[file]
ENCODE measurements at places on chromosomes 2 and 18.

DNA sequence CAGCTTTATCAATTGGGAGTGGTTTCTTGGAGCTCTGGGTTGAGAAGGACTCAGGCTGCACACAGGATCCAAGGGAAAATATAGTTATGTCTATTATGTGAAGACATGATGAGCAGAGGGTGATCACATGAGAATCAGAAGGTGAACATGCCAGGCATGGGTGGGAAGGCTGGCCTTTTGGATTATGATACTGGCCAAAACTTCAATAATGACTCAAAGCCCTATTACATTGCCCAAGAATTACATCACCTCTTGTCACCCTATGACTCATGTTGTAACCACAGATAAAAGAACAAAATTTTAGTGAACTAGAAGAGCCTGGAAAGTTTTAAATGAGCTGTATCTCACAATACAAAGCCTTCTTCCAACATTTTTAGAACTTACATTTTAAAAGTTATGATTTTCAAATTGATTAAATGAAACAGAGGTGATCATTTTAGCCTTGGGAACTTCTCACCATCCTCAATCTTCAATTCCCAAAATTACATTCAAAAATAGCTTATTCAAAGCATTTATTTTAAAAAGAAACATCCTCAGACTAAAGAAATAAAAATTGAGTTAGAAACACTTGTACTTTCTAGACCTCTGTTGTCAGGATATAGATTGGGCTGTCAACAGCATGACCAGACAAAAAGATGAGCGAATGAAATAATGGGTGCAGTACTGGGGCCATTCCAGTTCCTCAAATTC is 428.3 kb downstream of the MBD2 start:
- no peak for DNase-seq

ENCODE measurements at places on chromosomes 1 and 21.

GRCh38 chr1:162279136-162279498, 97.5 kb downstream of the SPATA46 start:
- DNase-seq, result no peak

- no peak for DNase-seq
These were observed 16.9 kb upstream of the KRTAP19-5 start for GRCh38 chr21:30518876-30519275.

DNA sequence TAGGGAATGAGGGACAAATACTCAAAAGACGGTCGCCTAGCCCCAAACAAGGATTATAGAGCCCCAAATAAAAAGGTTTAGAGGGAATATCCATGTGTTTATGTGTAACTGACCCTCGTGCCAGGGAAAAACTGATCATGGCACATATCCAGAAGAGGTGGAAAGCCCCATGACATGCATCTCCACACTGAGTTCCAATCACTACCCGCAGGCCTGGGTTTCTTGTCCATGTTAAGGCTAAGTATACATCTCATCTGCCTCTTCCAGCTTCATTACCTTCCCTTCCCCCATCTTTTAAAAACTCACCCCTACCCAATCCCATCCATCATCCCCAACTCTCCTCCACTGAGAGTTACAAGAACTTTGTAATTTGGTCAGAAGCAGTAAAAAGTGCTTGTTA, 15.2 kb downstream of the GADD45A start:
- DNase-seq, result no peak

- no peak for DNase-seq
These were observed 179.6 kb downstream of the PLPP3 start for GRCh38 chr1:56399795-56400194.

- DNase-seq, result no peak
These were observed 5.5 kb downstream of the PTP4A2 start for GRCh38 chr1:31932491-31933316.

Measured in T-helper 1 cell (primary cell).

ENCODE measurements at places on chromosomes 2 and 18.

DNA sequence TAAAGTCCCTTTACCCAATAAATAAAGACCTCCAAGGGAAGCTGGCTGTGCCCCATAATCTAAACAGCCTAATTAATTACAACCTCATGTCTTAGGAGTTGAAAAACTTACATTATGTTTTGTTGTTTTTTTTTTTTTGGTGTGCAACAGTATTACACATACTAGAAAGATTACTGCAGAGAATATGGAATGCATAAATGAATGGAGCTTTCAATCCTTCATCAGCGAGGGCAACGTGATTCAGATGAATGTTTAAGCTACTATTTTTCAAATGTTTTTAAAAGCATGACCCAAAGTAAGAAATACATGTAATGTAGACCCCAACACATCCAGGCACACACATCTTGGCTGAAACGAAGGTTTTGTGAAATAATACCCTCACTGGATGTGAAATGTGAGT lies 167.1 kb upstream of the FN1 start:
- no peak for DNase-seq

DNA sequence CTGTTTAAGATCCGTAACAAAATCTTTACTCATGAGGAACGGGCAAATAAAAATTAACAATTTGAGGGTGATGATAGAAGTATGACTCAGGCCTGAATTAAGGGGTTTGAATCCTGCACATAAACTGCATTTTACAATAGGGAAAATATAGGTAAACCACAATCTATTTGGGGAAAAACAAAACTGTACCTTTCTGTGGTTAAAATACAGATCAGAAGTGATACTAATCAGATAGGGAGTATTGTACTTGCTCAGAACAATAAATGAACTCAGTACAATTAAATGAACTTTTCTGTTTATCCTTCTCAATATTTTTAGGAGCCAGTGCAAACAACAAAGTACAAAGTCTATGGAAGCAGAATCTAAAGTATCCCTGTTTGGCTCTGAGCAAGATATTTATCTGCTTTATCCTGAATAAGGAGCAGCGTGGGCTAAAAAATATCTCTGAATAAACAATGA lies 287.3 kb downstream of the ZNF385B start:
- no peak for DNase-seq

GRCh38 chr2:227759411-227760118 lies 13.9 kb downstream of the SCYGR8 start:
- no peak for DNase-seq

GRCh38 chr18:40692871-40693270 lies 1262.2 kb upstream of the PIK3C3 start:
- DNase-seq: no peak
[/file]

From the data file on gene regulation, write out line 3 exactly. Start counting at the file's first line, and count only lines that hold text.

- no peak for DNase-seq